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Science education

Category archives for Science education

Living in Seattle fosters a certain pessimism when it comes to large companies.  Boeing has always been a poster child for employment uncertainty, regularly hiring large numbers of people and just as regularly, laying them off.  Now, we have Microsoft and Amgen joining the club, with Microsoft layoffs impacting an estimate 1350 people in the area, and…

Yesterday, I wrote about students using science blogging as a way to develop an on-line portfolio and document their skills.  One friend wrote me this morning and asked if my instructions to our students were really as simple as I described. Well, no. In fact, it wasn’t easy to persuade my colleagues that we should…

Why should students blog about science?  Don’t they have enough to do already? Last Thursday night I participated in a panel discussion about science blogging (see the video) at ScienceOnline Seattle (#scioSEA)(video) and mentioned that we have two students blogging for us at Bio-Link.  A question I saw afterward via Twitter, from @NurhafizPiers was this: what…

If you want to work in biotech, you have to get work experience. But, how do you find it? One way to find work experience is to do an internship. When do I look? If you’re a college student, and you’re planning to wait until spring to apply for a summer internship, you’re waiting too…

If all the information you had about scientific careers came from newspapers or TV, it would be easy to think that everyone who works in life sciences / biotechnology is either a Ph.D. scientist, post-doc, or graduate student.  In reality, the life sciences are more like an iceberg.  The public sees the people at the…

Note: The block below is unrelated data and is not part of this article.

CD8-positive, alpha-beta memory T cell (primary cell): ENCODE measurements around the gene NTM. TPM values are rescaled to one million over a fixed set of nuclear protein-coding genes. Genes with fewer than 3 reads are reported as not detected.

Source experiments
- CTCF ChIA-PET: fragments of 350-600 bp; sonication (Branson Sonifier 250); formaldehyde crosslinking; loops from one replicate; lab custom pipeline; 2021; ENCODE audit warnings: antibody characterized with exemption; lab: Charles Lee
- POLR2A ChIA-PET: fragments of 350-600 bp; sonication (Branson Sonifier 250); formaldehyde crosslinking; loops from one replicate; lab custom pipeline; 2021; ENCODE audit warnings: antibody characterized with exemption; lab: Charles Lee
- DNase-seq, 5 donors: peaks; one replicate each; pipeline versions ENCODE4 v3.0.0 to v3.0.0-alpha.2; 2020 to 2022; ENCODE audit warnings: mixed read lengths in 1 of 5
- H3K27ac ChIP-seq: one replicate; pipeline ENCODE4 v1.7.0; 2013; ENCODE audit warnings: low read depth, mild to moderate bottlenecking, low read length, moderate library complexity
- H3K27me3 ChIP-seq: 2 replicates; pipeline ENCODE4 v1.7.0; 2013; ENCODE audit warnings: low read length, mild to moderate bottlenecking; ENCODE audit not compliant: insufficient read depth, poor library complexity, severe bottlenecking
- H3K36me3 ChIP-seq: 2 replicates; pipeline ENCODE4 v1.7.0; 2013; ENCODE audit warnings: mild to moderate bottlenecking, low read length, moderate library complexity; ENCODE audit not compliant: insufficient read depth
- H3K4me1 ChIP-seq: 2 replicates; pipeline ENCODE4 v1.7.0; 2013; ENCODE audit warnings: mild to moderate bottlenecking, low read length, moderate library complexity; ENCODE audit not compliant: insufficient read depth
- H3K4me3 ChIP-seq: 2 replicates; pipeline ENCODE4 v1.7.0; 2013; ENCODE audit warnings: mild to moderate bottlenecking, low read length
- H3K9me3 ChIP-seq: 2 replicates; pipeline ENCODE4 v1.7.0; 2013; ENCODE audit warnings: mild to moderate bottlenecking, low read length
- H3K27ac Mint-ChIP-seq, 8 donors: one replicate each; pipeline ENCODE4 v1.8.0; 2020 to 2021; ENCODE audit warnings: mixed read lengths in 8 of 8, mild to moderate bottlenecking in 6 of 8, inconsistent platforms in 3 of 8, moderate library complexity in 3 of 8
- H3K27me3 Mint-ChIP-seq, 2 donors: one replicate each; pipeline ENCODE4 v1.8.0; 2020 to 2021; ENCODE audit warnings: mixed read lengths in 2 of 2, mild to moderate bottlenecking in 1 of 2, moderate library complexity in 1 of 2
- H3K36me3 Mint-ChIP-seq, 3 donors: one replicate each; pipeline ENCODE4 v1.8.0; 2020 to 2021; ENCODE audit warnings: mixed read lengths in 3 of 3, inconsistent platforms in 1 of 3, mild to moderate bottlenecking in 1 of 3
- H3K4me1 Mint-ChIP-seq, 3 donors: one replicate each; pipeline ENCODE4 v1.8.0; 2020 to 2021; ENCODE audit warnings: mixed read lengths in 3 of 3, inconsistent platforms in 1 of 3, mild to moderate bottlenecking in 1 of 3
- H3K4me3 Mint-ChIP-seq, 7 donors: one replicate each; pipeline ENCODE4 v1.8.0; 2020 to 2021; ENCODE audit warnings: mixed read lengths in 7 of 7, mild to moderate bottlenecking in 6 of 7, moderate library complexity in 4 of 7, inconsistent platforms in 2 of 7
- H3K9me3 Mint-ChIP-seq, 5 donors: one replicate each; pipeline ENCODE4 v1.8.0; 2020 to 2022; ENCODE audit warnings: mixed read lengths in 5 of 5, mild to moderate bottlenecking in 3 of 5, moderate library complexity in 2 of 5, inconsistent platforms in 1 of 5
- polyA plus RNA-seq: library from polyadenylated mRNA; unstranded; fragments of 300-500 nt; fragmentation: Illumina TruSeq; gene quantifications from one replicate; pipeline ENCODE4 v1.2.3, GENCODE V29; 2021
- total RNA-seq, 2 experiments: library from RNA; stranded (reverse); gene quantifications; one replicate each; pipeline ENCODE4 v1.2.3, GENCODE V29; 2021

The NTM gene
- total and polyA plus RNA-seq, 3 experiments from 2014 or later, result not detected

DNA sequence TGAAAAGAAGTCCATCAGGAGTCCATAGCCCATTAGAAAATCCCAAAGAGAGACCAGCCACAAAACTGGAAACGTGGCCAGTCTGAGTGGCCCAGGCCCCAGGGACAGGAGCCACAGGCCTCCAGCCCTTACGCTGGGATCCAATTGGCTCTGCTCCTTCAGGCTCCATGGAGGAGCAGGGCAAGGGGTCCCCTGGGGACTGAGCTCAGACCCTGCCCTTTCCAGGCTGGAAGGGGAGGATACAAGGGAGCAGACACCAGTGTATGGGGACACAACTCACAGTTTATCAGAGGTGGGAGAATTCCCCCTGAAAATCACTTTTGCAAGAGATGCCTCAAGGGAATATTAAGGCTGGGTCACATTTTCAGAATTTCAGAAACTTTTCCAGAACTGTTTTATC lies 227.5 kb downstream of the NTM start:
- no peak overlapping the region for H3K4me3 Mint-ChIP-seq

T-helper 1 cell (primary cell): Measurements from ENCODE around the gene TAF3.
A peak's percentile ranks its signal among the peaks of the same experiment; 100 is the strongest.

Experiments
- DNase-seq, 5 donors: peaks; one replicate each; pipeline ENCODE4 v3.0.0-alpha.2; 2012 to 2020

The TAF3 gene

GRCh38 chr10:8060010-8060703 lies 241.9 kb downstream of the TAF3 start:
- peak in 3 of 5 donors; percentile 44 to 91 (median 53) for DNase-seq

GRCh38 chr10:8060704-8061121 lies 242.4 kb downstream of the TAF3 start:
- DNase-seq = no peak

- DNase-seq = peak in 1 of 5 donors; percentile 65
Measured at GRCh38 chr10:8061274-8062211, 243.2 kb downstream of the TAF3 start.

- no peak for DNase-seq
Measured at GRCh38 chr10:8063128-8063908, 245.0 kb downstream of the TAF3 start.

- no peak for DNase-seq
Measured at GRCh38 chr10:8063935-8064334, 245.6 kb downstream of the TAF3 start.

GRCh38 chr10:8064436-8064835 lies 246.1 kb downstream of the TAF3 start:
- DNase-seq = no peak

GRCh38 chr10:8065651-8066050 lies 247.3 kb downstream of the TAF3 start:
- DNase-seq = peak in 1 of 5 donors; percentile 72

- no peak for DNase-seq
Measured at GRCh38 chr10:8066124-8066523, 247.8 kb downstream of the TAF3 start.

Many of you may remember a time when music-stealing was rampant on the internet.  Apple changed this situation by establishing a new kind of marketplace. Now people pay for music and download it from iTunes. What if there were a third party group, with an iTunes-like model, where scientific publishers would make papers available for…

The Backstory:  As it stands today,when one of the National Institutes of Health (NIH) provides the funding for a scientific research project, and those results are published, they must be made freely available to public, within a set period of time.  The reasoning behind this requirement is that taxpayers funded everything about the research except for…

This morning, I learned that congress wants to reverse the advances made by NIH and go back to restricting access to scientific publications. Congresswoman Carolyn Maloney (New York) and Congressman Darrell Issa (California) are co-sponsoring a bill to restore the limits on public access to NIH-funded research. I’ve written many times before (here, here, here,…

In simple Mendelian genetics, a single change in one gene can produce a large change in mortality. The National Human Genome Research Institute (NHGRI) will be funding genomics studies on Mendelian traits using a similar strategy. NHGRI will fund a small number of centers, dominant centers you might say, and look for large changes. The…

Like everything else, if we want to know what’s going on, we have to ask. So, it’s time once again for the 2011-2012 National Biotechnology/Life Sciences Program Survey. Yes, indeed. Federal and state agencies will use the results to determine how best to support programs like yours. This study will also help prospective students and…